we knew food safety was coming
start getting educated about the regulatory surf.
If we face the wave before its cresting we can duck it.
Rescue Local/Organic Farming in the Food Safety Bill!
Next week, as early as Tuesday, April 13, the U.S. Senate is expected to vote on a sweeping overhaul of federal food safety law – S. 510. The House food safety bill passed last year (HR 2749) included several measures that threaten small-scale organic producers, including a registration fee of $500 and blanket application of complicated monitoring and traceability standards—regardless of one's farm size.
There's no doubt that industrial agriculture needs better oversight. But, family-scale local and organic farms are probably the safest in the nation—they are part of the solution, not part of the problem—and need to be protected!
Now is your chance, as a supporter of sustainable family farming, to help fix these problems! Senator Tester (D-MT), a certified organic farmer himself, is proposing an amendment to S. 510 that would exempt small-scale farmers and food processors from the most burdensome regulations.
We need your help TODAY, please call your U.S. Senators in support of these proposals.
The vast majority of recent food safety scandals in the U.S.—E. coli on fresh spinach, melamine in dairy products, Salmonella in peanut butter—were all linked to industrial agribusiness practices, and these large-scale operations clearly warrant more federal food safety oversight and strict enforcement action. What is NOT needed is a “one-size-fits-all” approach that poses unfair costs and onerous reporting on local and organic farmers.
Safer, healthier food options provided by local, organic, and sustainable farmers should not be punished for their responsible work with expensive and complicated new rules. These rules may make industrialized food production safer, but offer no real food safety gains to consumers of local and organic foods. Small-scale operations are already subject to adequate regulation by local and state agencies. Smaller farm size inherently poses less risk (they are almost always owner-operated), and direct marketing also offers consumers better quality food with more transparency and accountability—and easy traceability.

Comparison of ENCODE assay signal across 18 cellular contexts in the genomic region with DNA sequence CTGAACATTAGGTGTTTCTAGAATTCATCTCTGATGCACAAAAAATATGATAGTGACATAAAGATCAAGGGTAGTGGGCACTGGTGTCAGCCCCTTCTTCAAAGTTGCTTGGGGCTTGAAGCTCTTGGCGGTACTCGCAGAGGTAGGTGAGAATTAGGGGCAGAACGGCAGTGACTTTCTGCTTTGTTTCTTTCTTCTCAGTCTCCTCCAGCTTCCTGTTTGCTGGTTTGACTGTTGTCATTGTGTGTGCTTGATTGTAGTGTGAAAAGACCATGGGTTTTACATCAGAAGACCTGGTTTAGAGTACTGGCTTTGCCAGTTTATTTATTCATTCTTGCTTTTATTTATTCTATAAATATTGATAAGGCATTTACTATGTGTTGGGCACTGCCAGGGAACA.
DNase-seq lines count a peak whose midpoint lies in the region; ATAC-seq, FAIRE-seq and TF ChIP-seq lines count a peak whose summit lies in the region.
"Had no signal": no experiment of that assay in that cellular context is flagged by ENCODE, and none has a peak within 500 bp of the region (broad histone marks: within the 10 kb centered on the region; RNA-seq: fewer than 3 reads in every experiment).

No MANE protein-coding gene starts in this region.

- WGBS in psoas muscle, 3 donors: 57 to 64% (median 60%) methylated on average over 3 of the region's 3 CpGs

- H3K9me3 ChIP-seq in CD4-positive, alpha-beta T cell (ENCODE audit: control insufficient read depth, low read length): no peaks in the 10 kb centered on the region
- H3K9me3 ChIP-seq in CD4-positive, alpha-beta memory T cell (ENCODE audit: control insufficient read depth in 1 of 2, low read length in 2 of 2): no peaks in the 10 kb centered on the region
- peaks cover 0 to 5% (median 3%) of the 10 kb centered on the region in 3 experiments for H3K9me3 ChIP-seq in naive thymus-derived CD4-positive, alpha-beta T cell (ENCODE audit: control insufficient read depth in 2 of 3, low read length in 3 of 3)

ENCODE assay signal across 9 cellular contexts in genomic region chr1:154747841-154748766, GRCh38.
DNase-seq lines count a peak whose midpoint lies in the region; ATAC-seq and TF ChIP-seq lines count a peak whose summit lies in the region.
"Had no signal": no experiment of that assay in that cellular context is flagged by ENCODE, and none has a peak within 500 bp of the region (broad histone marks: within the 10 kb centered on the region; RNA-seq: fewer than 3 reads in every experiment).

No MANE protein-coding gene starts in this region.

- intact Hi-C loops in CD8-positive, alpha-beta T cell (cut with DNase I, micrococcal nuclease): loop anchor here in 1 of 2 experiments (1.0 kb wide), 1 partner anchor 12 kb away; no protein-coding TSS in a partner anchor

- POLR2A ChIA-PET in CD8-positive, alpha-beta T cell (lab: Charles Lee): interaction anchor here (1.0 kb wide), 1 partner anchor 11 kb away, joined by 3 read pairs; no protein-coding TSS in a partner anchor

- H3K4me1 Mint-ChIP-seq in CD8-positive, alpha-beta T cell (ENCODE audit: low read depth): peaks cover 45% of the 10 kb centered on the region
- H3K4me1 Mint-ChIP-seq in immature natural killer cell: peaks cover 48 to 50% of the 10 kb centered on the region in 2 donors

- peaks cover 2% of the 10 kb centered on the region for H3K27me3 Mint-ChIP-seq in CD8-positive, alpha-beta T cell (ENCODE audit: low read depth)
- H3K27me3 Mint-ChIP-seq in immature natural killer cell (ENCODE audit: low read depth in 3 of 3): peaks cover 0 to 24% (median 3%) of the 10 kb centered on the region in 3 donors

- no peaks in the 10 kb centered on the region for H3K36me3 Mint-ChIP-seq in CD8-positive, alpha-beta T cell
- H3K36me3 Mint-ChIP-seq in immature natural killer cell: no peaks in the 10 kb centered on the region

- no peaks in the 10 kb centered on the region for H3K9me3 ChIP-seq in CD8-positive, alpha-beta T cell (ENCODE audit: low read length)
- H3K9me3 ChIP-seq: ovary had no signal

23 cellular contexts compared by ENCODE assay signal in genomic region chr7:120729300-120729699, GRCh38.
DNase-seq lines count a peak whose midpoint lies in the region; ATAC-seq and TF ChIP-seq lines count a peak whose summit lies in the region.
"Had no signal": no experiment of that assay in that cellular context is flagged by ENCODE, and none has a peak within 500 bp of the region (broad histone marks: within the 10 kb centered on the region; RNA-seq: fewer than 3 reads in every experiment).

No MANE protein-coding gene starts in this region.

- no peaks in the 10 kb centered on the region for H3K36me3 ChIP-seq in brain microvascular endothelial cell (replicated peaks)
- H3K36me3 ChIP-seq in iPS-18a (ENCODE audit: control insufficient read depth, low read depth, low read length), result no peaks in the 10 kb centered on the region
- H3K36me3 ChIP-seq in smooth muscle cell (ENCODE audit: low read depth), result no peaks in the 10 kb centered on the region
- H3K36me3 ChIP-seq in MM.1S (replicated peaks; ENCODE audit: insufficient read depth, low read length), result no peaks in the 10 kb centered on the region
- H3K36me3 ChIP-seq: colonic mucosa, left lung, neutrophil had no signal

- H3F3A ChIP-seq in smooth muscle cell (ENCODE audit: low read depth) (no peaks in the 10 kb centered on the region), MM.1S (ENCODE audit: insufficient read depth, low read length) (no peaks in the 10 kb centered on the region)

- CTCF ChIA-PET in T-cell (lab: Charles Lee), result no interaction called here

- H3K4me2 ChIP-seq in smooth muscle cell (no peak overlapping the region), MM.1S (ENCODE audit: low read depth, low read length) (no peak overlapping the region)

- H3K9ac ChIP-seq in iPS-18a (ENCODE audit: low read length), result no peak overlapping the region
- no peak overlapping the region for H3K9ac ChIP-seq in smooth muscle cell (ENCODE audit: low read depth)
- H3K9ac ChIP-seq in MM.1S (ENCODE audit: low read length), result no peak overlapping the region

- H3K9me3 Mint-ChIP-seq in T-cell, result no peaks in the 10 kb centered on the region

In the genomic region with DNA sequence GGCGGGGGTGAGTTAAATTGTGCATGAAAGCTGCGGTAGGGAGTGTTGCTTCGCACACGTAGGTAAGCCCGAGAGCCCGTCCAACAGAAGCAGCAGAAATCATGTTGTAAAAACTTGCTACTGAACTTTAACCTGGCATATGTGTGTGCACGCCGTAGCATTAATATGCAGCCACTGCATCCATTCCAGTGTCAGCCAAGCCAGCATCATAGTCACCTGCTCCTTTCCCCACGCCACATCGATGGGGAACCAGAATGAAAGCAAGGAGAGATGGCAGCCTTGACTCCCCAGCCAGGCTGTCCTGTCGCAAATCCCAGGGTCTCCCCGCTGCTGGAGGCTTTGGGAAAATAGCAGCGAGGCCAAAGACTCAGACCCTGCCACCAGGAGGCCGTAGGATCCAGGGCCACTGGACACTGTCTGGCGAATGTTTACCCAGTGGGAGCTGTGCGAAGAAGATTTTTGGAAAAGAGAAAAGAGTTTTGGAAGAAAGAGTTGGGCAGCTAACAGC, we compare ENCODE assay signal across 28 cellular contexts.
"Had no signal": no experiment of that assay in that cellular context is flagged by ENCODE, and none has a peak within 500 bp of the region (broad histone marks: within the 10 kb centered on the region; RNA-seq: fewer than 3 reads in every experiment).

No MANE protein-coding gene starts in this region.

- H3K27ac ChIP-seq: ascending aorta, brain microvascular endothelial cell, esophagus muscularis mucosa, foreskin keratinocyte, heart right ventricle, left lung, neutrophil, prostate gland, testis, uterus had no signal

Taking Action is Easy:
Call your Senators today, and tell them that you support Senator Tester's amendment to S. 510.
To reach your state’s Senators,
1. Search his/her phone number online: http://www.senate.gov/general/contact_information/senators_cfm.cfm
2. Or call the Capitol Switchboard at (202) 224-3121.
Sample Talking Points:
Specific talking points you can share with your Senators from Tester's proposed amendment to S. 510 include:
1) With respect to the hazard analysis and risk-based preventive controls, add the following new section to Section 103:
(l) EXEMPTION FOR CERTAIN FACILITIES – This section shall not apply to a facility for a year if the average annual adjusted gross income of such facility for the previous three-year period was less than $500,000.
2) With respect to traceability, add the following new section to Section 204:
(f) EXEMPTION FOR CERTAIN FACILITIES – The traceback and recordkeeping requirements under this section shall not apply to a facility for a year if the adjusted gross income of such facility for the previous year was less than $500,000.
With respect to the produce standards, add the following new section to Section 105:
(g) EXCEPTION FOR DIRECT MARKET FARMS – This section shall not apply to farms whose annual value of sales of food products directly to consumers, hotels, restaurants, or institutions exceeds the annual value of sales of food products to all other buyers.
Thanks for your support of organic, local and sustainable farmers!
The full action alert can be viewed at: